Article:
This blog has previously discussed the fact that many Seattle motorcycle accidents are caused by the negligence of other drivers on the road. In cases like that, the injuries that were likely suffered by the motorcyclist may be the responsibility of the negligent driver. This legal cause of action is made up of several elements needed to prove the claim. Two of these elements, the interconnected concepts of duty and breach, were looked at in a previous post. Now, let’s take one part of the two-part idea of causation.
The first type of causation in a negligence case is called ‘cause in fact,’ or sometimes, ‘but for’ causation. This is the simpler of the two types of causation in a negligence case. Cause in fact is the element that a court will examine to determine that the conditions that caused the accident were created by the negligence of the defendant. That is, that “but for” the negligent action of the defendant, the accident would not have occurred, and the injury would not have happened.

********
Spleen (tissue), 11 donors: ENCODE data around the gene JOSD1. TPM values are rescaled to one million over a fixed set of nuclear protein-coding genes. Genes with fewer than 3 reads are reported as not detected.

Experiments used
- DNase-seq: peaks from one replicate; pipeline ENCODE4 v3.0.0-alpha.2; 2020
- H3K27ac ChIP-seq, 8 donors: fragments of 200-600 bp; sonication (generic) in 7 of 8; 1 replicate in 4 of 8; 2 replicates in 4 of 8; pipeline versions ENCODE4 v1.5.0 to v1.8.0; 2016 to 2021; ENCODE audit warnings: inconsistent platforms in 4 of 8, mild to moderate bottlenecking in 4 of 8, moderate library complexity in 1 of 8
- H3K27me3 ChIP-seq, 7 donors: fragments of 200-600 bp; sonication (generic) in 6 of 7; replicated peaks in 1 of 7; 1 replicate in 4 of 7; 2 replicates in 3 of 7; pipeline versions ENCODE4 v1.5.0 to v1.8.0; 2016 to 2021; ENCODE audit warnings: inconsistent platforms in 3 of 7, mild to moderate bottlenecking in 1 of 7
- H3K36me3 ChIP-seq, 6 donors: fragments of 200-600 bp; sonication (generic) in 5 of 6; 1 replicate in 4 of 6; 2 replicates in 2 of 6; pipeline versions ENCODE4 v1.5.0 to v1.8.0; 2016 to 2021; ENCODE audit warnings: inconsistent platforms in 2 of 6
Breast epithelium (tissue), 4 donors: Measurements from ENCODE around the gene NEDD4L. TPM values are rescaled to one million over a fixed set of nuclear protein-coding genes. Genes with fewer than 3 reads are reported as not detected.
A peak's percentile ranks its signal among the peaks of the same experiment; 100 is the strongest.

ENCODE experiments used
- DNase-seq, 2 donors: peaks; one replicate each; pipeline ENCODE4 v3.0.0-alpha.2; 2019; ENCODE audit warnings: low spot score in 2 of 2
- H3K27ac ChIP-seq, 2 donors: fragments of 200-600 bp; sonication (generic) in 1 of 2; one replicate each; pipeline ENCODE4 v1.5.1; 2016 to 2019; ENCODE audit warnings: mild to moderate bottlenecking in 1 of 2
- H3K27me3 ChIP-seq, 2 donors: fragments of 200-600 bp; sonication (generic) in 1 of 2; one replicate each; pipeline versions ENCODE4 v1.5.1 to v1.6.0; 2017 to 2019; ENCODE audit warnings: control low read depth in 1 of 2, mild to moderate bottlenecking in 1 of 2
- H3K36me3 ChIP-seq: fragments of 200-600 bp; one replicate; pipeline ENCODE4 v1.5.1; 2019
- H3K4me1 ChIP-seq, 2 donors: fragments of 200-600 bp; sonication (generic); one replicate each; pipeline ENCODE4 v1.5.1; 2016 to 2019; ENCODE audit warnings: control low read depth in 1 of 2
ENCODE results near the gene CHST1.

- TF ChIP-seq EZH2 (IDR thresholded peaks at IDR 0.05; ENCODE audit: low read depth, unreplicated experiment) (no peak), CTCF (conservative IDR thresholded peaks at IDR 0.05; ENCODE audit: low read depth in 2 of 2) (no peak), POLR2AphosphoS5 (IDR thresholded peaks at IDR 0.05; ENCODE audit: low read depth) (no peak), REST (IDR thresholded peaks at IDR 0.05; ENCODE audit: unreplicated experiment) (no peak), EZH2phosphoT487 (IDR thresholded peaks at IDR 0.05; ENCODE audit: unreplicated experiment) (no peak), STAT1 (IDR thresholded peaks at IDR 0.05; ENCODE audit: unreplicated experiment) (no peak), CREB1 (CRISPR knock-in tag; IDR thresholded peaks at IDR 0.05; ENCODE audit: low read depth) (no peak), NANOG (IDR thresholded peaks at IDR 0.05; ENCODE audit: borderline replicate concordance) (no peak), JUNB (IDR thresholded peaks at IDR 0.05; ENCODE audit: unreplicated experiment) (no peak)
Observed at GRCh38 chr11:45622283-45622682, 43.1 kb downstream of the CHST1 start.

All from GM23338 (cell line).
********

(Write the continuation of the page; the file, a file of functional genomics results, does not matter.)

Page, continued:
For example, if a driver were to break a rule of the road, such as, ignoring a stop sign, and a crash ensued in the intersection with a motorcycle passing through, the driver’s failure to stop might be the cause in fact of the accident, because if he or she had obeyed the traffic sign, the likelihood is that the accident would not have occurred.
This type of causation is distinct from proximate causation, which asks a different question, and can be much more complicated. That is not to say, however, that cause in fact is always obvious. Those who have been injured in a motorcycle accident with a negligent driver may wish to consider consulting an experienced Seattle injury lawyer to explore legal options.